Optimizing a Data Science System for Text Reuse Analysis


Text reuse is a methodological element of fundamental importance in humanities research: pieces of text that re-appear across different documents, verbatim or paraphrased, provide invaluable information about the historical spread and evolution of ideas. Large modern digitized corpora enable the joint analysis of text collections that span entire centuries and the detection of large-scale patterns, impossible to detect with traditional small-scale analysis. For this opportunity to materialize, it is necessary to develop efficient data science systems that perform the corresponding analysis tasks. In this paper, we share insights from ReceptionReader, a system for analyzing text reuse in large historical corpora. The system is built upon billions of instances of text reuses from large digitized corpora of 18th-century texts. Its main functionality is to perform downstream text reuse analysis tasks, such as finding reuses that stem from a given article or identifying the most reused quotes from a set of documents, with each task expressed as a database query. For the purposes of the paper, we discuss the related design choices including various database normalization levels and query execution frameworks, such as distributed data processing (Apache Spark), indexed row store engine (MariaDB Aria), and compressed column store engine (MariaDB Columnstore). Moreover, we present an extensive evaluation with various metrics of interest (latency, storage size, and computing costs) for varying workloads, and we offer insights from the trade-offs we observed and the choices that emerged as optimal in our setting. In summary, our results show that (1) for the workloads that are most relevant to text-reuse analysis, the MariaDB Aria framework emerges as the overall optimal choice, (2) big data processing (Apache Spark) is irreplaceable for all processing stages of the system’s pipeline.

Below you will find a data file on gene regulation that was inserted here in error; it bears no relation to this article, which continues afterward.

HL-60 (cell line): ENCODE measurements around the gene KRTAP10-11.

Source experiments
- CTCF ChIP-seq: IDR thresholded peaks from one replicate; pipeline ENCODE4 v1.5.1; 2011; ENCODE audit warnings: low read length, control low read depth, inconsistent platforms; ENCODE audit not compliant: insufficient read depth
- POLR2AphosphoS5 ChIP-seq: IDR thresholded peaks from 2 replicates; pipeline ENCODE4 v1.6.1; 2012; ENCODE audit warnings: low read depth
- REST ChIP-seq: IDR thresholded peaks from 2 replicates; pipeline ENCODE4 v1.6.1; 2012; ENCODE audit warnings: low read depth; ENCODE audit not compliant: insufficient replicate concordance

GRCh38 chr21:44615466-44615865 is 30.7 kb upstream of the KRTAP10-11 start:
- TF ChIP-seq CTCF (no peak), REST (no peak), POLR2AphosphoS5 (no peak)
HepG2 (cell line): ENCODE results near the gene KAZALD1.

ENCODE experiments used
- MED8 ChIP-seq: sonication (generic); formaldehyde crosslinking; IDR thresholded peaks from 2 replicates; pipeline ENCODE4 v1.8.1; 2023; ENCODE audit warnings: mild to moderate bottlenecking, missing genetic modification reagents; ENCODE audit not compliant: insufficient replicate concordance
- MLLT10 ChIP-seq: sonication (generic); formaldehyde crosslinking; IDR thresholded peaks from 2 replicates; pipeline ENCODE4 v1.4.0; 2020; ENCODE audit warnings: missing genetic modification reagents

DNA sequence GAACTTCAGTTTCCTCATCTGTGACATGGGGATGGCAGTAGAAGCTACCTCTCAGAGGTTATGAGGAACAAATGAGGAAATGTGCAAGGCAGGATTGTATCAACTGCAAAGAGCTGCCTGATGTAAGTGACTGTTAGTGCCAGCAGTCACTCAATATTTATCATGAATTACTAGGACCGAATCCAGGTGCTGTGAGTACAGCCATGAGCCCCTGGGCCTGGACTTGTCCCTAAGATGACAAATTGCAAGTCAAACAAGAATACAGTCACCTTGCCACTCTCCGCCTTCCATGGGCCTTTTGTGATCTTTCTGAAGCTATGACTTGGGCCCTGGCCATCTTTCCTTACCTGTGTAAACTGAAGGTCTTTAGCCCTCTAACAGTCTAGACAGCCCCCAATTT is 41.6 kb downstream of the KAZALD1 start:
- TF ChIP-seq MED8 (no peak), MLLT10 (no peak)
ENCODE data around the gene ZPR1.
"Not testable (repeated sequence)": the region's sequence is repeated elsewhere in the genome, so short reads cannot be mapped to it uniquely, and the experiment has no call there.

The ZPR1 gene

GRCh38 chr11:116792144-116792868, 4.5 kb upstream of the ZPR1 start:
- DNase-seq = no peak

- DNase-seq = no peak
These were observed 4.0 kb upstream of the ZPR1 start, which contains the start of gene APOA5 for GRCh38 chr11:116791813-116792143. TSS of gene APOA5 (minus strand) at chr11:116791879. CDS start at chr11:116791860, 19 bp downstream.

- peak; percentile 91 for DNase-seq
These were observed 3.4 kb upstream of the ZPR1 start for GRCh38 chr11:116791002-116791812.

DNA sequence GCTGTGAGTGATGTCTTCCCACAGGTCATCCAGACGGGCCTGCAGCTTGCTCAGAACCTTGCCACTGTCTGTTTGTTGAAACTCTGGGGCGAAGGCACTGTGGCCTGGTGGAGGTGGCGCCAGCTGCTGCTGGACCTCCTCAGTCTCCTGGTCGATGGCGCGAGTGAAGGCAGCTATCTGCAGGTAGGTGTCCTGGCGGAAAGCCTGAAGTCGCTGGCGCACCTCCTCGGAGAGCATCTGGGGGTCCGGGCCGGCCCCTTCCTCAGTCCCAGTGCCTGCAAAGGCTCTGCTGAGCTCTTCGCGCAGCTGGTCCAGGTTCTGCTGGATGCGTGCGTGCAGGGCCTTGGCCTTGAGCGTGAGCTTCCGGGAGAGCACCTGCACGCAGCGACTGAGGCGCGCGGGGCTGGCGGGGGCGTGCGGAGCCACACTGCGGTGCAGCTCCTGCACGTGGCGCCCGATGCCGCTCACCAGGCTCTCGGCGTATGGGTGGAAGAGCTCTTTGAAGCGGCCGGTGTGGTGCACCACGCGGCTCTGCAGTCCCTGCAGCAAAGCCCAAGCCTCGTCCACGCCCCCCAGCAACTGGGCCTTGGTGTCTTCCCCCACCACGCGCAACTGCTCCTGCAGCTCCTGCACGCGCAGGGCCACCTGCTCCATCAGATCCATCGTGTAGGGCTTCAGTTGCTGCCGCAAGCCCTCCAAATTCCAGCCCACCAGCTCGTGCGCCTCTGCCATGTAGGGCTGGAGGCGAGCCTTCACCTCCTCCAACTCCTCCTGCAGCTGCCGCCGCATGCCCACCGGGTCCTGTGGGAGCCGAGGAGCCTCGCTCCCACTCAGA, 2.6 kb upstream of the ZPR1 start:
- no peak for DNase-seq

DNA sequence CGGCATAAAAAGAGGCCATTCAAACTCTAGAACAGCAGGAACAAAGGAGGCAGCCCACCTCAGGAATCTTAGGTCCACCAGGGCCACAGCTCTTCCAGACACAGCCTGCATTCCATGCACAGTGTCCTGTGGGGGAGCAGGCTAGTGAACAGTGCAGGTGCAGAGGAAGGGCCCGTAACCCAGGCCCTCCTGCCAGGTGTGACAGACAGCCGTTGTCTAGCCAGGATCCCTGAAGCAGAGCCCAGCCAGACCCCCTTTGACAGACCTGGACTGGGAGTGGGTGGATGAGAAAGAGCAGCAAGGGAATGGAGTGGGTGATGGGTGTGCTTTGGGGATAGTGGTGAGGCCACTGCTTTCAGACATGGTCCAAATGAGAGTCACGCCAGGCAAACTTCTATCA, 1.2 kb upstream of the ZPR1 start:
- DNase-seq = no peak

Ananth Mahadevan
Ananth Mahadevan
Machine Learning PhD Student

My research interests include systems for Machine Learning and network science.